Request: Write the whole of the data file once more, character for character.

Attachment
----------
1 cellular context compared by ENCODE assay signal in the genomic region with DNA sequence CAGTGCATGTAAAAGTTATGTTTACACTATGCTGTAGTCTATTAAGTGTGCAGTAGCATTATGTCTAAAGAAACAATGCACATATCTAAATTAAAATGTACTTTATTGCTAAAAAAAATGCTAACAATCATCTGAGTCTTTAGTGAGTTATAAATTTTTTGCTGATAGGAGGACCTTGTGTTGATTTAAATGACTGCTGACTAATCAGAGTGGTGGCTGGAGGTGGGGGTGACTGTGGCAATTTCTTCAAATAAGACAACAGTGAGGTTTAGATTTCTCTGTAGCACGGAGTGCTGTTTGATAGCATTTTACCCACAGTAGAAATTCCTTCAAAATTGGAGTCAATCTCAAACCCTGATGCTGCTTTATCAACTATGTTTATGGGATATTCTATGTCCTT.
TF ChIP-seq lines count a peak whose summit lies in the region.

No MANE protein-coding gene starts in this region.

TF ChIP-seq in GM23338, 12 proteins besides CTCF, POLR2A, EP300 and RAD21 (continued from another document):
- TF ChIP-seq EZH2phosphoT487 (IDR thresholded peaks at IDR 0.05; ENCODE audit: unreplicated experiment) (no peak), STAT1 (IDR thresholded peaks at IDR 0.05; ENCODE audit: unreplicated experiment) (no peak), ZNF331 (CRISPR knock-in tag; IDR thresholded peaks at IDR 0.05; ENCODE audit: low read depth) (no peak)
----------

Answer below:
1 cellular context compared by ENCODE assay signal in the genomic region with DNA sequence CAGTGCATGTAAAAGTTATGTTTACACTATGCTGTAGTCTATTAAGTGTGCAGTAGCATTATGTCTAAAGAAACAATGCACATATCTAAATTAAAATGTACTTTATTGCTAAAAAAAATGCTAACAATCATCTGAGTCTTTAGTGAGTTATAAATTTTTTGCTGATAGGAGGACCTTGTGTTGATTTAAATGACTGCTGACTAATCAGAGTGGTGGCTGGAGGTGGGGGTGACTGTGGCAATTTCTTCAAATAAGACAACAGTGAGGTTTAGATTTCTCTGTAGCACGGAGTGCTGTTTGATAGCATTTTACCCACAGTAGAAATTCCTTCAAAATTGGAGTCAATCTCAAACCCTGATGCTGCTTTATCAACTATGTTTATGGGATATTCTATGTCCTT.
TF ChIP-seq lines count a peak whose summit lies in the region.

No MANE protein-coding gene starts in this region.

TF ChIP-seq in GM23338, 12 proteins besides CTCF, POLR2A, EP300 and RAD21 (continued from another document):
- TF ChIP-seq EZH2phosphoT487 (IDR thresholded peaks at IDR 0.05; ENCODE audit: unreplicated experiment) (no peak), STAT1 (IDR thresholded peaks at IDR 0.05; ENCODE audit: unreplicated experiment) (no peak), ZNF331 (CRISPR knock-in tag; IDR thresholded peaks at IDR 0.05; ENCODE audit: low read depth) (no peak)